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Compliance In Focus
Posted by Lindsey R. Friedrich on Tue, Feb 21, 2017

Maintaining Professionalism During a Conflict

Maintaining professionalism in a difficult situation is unfortunately something most Maintaining Professionalism During a ConflictII.jpgprofessionals encounter during their career. Being able to keep calm and stay logical during these times is key to maintaining trust with a client, and helping them feel comfortable and confident to work with you to resolve the issue(s) at hand. For Clinical Research Associates (CRAs), diplomacy and tact are crucial since often they work in stressful situations where subjects’ health and safety are involved. Thus, it is important to understand the general principles that define professionalism and how to gain trust in a working relationship, maintain that trust to power through stressful situations, and “rise above the fray” when tensions are high. This blog will cover each of these aspects and will aim to provide you with the necessary tools to handle conflict and remain professional.

Before we begin, let’s first define “professionalism”, as there can be many interpretations. Some people see and define professionalism as looking nice, doing a good job, and being kind to others. But there are a number of different attributes that identify and define being professional. The Merriam-Webster dictionary defines professionalism as "the conduct, aims, or qualities that characterize or mark a profession or a professional person". This indicates that you must be able to not only control your outer appearance and body language, but your inner self-control and logic. Now that this has been defined, the steps needed to maintain professionalism can be taken.

General Recommendations 
  1. Strive for excellence
  2. Dress professionally. 
  3. Treat others with respect. 
  4. Listen and communicate. 
  5. Know your material. 
  6. Represent yourself and your company in a positive light.
Gaining Trust 
  1. Remember that you are a guest in someone else’s “home.” 
  2. Leave your ego at the door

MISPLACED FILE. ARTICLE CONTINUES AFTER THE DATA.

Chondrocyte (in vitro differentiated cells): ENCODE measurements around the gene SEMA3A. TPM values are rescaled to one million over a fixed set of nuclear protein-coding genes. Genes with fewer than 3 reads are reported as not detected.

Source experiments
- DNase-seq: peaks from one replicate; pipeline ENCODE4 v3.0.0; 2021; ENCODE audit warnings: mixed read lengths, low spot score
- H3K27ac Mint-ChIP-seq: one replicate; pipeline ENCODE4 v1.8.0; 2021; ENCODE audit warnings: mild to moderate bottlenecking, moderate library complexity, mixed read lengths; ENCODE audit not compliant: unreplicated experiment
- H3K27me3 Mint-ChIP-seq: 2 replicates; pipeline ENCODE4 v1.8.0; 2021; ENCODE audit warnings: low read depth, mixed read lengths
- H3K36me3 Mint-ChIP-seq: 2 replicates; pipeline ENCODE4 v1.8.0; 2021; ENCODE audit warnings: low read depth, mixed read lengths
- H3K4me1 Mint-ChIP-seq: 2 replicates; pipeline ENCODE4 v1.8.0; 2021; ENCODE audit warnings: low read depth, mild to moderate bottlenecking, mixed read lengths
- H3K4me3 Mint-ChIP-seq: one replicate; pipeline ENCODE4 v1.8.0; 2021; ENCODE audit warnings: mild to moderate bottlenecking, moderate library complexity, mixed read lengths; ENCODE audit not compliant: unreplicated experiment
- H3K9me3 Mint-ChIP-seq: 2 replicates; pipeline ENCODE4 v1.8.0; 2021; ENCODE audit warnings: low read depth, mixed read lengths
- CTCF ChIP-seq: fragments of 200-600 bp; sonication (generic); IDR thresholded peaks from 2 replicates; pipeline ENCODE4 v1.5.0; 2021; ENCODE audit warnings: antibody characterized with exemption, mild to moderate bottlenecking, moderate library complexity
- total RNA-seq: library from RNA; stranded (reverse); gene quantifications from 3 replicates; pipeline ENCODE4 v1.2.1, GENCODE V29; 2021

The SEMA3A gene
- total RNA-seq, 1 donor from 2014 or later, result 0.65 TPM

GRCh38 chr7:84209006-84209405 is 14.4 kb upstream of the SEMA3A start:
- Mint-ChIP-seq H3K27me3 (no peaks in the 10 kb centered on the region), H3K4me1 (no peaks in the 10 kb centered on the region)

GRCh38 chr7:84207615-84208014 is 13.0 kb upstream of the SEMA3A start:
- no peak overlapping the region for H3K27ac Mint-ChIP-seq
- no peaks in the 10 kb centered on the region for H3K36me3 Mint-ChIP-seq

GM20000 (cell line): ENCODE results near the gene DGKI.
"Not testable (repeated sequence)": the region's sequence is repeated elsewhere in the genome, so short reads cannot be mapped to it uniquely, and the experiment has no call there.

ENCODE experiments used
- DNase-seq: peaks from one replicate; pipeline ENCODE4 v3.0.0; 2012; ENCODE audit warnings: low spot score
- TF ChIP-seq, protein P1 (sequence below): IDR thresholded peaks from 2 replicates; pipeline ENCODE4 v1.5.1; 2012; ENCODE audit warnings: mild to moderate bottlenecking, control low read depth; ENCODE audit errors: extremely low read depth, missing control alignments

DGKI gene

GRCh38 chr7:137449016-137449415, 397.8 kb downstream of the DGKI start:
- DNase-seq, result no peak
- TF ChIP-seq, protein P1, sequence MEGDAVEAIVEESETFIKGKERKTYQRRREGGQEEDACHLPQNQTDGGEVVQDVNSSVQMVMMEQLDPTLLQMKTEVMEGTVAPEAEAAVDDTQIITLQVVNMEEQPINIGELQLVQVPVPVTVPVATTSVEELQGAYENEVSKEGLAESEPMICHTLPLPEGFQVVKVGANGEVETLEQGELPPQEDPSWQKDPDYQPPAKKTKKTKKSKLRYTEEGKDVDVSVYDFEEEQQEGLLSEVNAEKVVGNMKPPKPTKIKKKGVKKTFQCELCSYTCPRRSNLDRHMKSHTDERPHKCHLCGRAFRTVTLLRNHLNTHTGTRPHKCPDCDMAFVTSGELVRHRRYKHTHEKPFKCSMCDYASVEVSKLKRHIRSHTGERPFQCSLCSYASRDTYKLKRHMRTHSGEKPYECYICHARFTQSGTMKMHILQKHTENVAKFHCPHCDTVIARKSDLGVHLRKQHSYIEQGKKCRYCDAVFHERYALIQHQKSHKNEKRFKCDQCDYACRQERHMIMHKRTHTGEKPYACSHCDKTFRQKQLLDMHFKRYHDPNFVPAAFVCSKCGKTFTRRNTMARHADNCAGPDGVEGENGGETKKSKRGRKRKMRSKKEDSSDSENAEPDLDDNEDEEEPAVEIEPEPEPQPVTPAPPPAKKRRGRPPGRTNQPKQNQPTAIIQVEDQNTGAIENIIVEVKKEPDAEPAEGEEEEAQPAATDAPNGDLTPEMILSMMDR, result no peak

3. Be aware of yours and other individual’s body language. This can provide a better, more targeted approach, specific to interact and treat this individual’s feelings appropriately. 
  4. Build a reputation. 
  5. Be honest and consistent.
Maintaining Trust 
    1. Be polite. 
    2. Have consistent and positive behavior. 
    3. Consider and communicate that both parties have the same end goal. 
    4. Reassure them that if they have questions they can come to you. 
    5. If they have a question, start with “I understand and I am happy to answer this for you.” 
    6. Reassure them that you are a team player to accomplish the same end goals. 
    7. Say thank you.
Overcoming Adversity with Clients 
  1. Stay calm. 
  2. Don’t be too serious. 
  3. Use soft entry “I appreciate all of your hard work you have done on this trial. I need to provide some feedback that is a little difficult to share.” 
  4. Say they have done a good job. 
  5. Ask if you can provide feedback or thoughts “may I please suggest a solution?” 
  6. Don’t play the blame game. 
  7. Share credit for accomplishments, ideas, and contributions. 
  8. Thank them for their time and expertise.
Overcoming Your Thoughts 
  1. Understand that many people are uncomfortable when it comes to confrontation. 
  2. Don’t take things personal. 
  3. Have a thick skin. 
  4. The best feedback is straightforward and simple. 
  5. Embrace the chaos.

The above lists are only a few great attributes of a good monitorand have been generalized and can be altered to incorporate other examples of what works for YOU. It is important while keeping these suggestions in mind that not all of the above may work. You can prepare yourself, but be ready to adapt to the working relationship that is ever evolving.

Building the Business Case

photo credit: Thomas Hawk Robert Scoble and Kris Tate via photopin (license)

Topics: Clinical Research Associate, Professionalism


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